Second, the new cabling is permanently protected and wrapped. They used it on the bridge in Tampa. I've gone and touched and felt those cables and I've talked with the guys who built it. They don't need the sandblasting and painting that older bridges need. How many times have you driven across the Peace Bridge and not seen them doing that kind of work?
They're painting it all the time. But the Tampa bridge exists in an ambience very different from here.
Salt! Seawater! Worse! Worse than here!
Never mind. So what about ice?
Heating coils. All you have to do is prevent the formation of ice and you don't need a lot of heat for that. This isn't the first bridge in the north, there are worse places than Buffalo, New York. It's a concern on a steel bridge: a steel superstructure, just like cable, will hold ice. The old bridges don't have coils, they're a problem; the new bridges have this technology; they're not a problem.
What about inspecting the cables? Your pylon is so high. How can anybody check it out and make sure it's holding up properly?
You use the modern technology of stress gauges. You can measure and keep track of the stresses. You can get up the cables, they have rigs that do that, but since there's so much less need for it, it's not a permanent structural thing that you need to build. None of this is a big deal. There isn't a bridge in the world that hasn't provided for these routine inspections.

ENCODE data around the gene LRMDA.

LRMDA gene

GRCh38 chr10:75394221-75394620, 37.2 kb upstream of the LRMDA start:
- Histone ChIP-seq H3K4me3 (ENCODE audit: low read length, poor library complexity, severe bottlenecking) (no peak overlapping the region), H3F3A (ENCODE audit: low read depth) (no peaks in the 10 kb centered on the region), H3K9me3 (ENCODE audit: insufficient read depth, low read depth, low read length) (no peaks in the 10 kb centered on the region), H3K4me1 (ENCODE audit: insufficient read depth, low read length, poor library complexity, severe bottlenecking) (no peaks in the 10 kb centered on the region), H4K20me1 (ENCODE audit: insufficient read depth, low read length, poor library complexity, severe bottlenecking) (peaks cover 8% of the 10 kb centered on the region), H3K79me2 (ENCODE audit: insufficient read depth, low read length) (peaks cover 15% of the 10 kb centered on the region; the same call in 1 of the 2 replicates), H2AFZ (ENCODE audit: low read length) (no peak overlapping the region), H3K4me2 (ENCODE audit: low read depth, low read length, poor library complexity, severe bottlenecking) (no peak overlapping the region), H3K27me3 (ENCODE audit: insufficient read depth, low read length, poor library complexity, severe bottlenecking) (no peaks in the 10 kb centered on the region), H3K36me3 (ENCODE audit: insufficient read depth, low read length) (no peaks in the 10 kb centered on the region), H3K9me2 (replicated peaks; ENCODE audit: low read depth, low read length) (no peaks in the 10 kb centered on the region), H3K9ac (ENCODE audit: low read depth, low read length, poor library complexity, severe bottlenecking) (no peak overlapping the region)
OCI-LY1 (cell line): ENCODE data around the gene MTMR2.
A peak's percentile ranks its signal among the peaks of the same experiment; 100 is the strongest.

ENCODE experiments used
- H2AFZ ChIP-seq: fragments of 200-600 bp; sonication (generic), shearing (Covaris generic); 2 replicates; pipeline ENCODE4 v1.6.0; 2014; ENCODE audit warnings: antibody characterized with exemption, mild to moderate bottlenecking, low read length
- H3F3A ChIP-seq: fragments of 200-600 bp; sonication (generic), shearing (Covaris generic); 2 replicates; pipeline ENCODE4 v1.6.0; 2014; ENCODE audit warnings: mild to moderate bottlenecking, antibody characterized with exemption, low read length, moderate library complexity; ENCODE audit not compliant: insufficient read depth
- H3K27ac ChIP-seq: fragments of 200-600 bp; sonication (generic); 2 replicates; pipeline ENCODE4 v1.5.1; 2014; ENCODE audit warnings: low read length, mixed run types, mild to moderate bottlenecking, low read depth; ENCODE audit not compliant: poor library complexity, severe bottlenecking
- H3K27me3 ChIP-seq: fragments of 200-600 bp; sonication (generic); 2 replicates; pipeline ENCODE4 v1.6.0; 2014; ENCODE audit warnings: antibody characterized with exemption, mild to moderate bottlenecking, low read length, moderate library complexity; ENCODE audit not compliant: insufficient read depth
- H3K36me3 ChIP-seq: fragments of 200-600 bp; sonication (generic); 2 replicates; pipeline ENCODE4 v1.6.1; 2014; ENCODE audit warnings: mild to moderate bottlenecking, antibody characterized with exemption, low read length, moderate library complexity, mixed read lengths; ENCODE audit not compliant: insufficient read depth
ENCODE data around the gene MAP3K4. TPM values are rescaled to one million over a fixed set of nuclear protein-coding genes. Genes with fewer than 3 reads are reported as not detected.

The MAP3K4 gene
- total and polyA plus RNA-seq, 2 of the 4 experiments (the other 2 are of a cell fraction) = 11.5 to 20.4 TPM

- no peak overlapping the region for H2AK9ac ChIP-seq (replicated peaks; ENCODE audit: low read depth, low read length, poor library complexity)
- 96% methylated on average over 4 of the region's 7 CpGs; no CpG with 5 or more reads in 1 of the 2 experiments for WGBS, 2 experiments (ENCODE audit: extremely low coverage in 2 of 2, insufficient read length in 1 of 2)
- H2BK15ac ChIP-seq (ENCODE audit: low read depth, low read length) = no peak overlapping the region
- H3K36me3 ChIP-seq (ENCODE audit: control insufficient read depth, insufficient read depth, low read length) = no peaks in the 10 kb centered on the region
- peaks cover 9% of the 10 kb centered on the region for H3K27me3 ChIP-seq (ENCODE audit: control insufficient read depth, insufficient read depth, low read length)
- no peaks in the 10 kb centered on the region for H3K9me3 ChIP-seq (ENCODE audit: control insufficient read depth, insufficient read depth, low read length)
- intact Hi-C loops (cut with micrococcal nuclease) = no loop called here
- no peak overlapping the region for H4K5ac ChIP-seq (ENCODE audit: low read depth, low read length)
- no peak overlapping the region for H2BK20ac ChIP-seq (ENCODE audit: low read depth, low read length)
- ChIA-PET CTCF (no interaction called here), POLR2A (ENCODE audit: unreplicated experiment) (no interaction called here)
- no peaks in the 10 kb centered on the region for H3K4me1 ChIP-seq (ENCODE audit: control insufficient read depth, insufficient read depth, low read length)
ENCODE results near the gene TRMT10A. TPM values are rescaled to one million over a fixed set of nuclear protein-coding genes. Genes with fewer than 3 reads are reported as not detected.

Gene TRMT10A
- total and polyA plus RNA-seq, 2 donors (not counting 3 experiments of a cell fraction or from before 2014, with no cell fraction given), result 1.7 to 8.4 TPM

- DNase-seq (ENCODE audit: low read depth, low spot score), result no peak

What about the birds? Opponents of your design keep bringing up bird migrations.
One: there is not a river in the world that is not a migratory path. They thought it was a discovery that this was a migratory path. Name a river that isn't. Birds use rivers. That's the way they fly.
Two: Most rivers have bridges on them.
Three: Definitive research has proven that birds fly into unlit objects, like dark buildings at night. You will notice in that poster of the bridge in Tampa that it's brightly lit and it looks gorgeous. If you built this bridge you'd WANT to light it. Birds, believe it or not, are just like us: they can see a lit object. Sure, there's going to be a dumb bird that flies into a cable. Not often.
Would you keep the same plaza they're using now, and if not, why didn't your design reflect that?